Michael Totten hazards a guess:
Lebanon is an interesting case and could be held up as a partial example for post-Assad Syria. It has never been unified. It never had a homegrown dictatorship. It never went through a socialist phase. Lebanon never wanted those things, never tried. It has a weak central state by design. That way, no one group can seize power and rule over the others. If anyone does seize power like Hezbollah recently did, it hardly makes any difference because the state’s teeth are so few and so small. Aside from Lebanon’s foreign policy shift, hardly anything changed after Hezbollah took over the government. Lebanon is still just as freewheeling and decadent as it was before. …
We shouldn’t forget that Syria’s borders were drawn not by Syrians, but by French imperialists.
The Alawites wanted a state of their own north of Lebanon and south of Turkey in the green part of Syria between the Mediterranean and the an-Nusayriyah Mountains. They actually had a semi-autonomous Free Alawite State, complete with their own flag, before the French forced them back into a merger with the inland Sunni Arab region. The Kurds in the north and northeast likewise never wanted to be part of Syria. They wanted, and still want, an independent Kurdistan of their own. If the people of Syria had drawn their own borders, the country would be smaller and more cohesive than it currently is. It has only been held together thus far because it has been ruled by a totalitarian terrorist state.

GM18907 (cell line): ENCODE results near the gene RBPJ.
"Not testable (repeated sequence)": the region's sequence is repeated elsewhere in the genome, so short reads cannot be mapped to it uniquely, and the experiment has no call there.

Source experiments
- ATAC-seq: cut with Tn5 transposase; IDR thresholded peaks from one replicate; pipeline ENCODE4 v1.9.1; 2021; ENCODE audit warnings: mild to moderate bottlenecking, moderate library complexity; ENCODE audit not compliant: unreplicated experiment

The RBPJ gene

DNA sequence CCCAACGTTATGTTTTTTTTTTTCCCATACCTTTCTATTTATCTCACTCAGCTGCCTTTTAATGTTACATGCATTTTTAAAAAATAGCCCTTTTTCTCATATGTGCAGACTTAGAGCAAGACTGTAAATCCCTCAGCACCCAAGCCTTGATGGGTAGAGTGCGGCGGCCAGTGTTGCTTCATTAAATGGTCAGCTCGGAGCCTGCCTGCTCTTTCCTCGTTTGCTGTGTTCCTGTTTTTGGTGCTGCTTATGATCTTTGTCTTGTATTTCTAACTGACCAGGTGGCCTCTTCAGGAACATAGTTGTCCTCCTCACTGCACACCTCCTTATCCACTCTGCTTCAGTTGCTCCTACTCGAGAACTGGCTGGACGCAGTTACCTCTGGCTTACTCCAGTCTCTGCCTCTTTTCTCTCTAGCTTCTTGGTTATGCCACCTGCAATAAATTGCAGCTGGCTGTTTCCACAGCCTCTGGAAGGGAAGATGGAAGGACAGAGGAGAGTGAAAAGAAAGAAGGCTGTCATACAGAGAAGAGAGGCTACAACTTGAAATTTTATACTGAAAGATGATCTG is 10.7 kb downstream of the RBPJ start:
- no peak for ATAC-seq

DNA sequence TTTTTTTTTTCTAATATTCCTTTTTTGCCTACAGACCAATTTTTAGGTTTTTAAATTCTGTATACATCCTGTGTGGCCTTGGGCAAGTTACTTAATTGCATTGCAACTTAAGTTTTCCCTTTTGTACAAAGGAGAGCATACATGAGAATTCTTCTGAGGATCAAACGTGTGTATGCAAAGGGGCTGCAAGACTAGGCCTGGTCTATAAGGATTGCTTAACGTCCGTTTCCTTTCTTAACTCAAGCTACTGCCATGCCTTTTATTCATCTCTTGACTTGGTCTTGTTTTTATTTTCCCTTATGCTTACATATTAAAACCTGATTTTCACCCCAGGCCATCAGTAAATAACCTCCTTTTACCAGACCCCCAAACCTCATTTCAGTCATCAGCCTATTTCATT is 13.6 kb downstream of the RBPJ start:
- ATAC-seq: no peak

“Look,” [Lebanon MP Amine Gemayel] said, “you have to understand something. There is no multicultural country in the world that can survive without some kind of a composite state. All multicultural nations are federate states. Belgium, Switzerland, Canada are all federal states. Spain doesn’t like to be called a federal state, but it is in fact a federal state. Multicultural states that don’t go to federalism go to partition like Yugoslavia. It’s very difficult without federalism. You’re asking people who are very different, who have different attachments to the region around them, to rule the country together. It’s impossible.”